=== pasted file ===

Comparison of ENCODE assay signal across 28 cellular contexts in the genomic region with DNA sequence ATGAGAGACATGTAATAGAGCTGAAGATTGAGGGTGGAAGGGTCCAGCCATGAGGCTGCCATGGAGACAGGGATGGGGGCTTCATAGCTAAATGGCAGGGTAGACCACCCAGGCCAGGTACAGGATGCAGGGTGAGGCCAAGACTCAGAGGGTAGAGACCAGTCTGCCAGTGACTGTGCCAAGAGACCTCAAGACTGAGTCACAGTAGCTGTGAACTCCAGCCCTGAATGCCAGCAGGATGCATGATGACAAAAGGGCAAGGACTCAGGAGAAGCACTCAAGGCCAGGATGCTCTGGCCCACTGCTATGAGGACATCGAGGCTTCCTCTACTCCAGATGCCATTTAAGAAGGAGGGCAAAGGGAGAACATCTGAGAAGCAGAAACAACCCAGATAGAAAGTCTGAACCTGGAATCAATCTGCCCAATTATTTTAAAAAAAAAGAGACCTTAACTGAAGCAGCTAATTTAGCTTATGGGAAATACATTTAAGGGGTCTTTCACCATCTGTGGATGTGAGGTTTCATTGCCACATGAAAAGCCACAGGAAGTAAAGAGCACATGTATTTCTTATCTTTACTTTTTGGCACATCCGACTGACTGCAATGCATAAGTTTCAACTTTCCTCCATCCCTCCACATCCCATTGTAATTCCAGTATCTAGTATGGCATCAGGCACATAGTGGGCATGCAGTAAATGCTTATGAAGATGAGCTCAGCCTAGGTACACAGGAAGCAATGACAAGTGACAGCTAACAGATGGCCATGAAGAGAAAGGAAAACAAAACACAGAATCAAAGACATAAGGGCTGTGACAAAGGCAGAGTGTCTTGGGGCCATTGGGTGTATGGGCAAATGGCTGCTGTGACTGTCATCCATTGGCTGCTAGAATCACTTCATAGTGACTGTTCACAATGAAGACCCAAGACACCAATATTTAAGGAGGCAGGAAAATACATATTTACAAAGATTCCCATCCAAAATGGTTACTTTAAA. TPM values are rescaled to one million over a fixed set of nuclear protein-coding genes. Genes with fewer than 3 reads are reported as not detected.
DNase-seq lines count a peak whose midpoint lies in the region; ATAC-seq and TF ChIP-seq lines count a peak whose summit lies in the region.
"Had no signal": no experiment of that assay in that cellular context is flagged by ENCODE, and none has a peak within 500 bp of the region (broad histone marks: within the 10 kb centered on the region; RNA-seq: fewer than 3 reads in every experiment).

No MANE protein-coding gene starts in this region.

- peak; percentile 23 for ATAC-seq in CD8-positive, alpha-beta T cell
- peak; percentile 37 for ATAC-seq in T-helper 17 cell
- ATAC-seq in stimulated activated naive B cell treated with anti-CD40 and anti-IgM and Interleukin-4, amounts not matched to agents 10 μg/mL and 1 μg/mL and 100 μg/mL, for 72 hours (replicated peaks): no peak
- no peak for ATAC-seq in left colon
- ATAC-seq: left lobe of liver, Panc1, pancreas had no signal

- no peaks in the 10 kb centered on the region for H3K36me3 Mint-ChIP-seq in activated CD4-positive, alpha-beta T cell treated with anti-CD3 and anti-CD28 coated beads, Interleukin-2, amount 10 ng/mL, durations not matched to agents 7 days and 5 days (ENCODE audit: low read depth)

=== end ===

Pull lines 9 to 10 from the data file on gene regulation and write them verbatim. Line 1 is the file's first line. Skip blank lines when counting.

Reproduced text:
- ATAC-seq: left lobe of liver, Panc1, pancreas had no signal

- no peaks in the 10 kb centered on the region for H3K36me3 Mint-ChIP-seq in activated CD4-positive, alpha-beta T cell treated with anti-CD3 and anti-CD28 coated beads, Interleukin-2, amount 10 ng/mL, durations not matched to agents 7 days and 5 days (ENCODE audit: low read depth)